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Hebrews - WBT

Hebrews, Heb

The Book of Hebrews - WBT

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Below you will also find the summary of this book.

The Book of Hebrews WBT summary

Purpose of The Book of Hebrews:
Written in the context of suffering to Alexandrian/Hellenistic Jews. Because of severe suffering some were thinking about “going back” to their former beliefs and practices. Many of the early Jewish believers were slipping back into the rites and rituals of Judaism in order to escape the mounting persecution. This letter, then, is an exhortation for these persecuted believers to continue in the grace of Jesus Christ.

Summary of The Book of Hebrews:
The writer of Hebrews continually makes mention of the superiority of Christ in both His person and work. In the writings of the Old Testament, we understand the rituals and ceremonies of Judaism symbolically pointed to the coming of Messiah-the rites of Judaism were but shadows of things to come. Hebrews tells us that Christ Jesus is better than anything mere religion has to offer. All the pomp and circumstance of religion pales in comparison to the person, work, and ministry of Christ Jesus. It is the superiority of our Jesus that remains the theme of this letter.

The writer of Hebrews gives ample encouragement to believers, but there are five solemn warnings: there is the danger of neglect (Hebrews 2:1-4), the danger of unbelief (Hebrews 3:7-4,13), the danger of spiritual immaturity (Hebrews 5:11-6,20), the danger of failing to endure (Hebrews 10:26-39), and the inherent danger of refusing God (Hebrews 12:25-29). In Hebrews we find a magnificently rendered portrait of Jesus Christ-the Author and Finisher of our great salvation (Hebrews 12:2).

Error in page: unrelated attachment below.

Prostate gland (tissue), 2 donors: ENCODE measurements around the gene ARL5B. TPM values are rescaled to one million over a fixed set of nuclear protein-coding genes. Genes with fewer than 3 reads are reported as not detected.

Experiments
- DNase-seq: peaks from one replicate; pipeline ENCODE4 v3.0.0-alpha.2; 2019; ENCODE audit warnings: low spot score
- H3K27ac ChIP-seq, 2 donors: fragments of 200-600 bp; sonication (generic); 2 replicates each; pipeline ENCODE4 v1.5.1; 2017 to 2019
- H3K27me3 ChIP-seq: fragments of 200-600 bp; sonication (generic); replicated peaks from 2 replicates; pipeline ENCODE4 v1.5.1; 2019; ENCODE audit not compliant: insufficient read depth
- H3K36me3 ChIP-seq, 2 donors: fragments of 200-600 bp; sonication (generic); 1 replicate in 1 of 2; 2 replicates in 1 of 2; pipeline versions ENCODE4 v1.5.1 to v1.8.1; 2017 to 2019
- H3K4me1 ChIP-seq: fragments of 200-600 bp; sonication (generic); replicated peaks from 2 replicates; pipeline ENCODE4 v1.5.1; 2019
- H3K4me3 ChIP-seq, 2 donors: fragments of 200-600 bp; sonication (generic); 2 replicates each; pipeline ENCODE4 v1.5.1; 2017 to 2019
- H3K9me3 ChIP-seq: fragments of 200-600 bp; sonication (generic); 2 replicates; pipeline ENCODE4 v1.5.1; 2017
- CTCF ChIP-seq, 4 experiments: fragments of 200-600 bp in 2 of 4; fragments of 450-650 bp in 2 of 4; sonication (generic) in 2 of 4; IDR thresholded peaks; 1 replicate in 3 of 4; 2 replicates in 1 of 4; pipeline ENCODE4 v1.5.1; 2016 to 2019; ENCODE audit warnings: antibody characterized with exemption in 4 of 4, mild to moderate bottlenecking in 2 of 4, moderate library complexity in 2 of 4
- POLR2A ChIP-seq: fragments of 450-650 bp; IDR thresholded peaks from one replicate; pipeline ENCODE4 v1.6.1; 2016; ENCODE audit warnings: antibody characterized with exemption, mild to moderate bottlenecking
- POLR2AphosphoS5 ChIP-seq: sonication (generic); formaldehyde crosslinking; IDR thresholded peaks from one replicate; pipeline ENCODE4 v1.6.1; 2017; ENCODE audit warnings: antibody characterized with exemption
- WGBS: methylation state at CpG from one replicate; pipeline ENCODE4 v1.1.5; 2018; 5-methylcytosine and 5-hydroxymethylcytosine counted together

Author and Dates of The Book of Hebrews:
Although some include the Book of Hebrews among the Apostle Paul's writings, the certain identity of the author remains an enigma. Missing is Paul's customary salutation so common to his other works and the suggestion that the writer of this epistle relied upon knowledge and information provided by others who were actual eye-witnesses of Christ Jesus (2: 3) makes Pauline authorship doubtful. Some attribute Luke as its writer; others suggest Hebrews may have been written by Apollos, Barnabas, Silas, Philip, or Aquila and Priscilla. Regardless, Hebrews speaks with the same canonical authority as the other sixty-five books of the Bible.

The early church father Clement quoted from the Book of Hebrews in 95 A.D., however, internal evidence such as the fact that Timothy was alive at the time to epistle was written and the absence of any evidence showing the end of the Old Testament sacrificial system that occurred with Jerusalem's destruction in 70 A.D. indicates the book was written around 65 A.D.

Outline of The Book of Hebrews:

  1. Introduction (ch. 1:1-3).
  2. The Supremacy of God’s Son (ch. 1:4 - 4:13).
  3. The Supremacy of the Son’s High Priesthood (ch. 4:14 - 10:18).
  4. Final Exhortations to Perseverance (ch. 10:19 - 12:29).
  5. Concluding Practical Exhortations and Greetings (ch. 13:1 - 25).

Themes of The Book of Hebrews:
Jesus is a great and faithful high priest.
Warning to nelievers to persevere.
Holiness is to be pursued in the Community of Faith.

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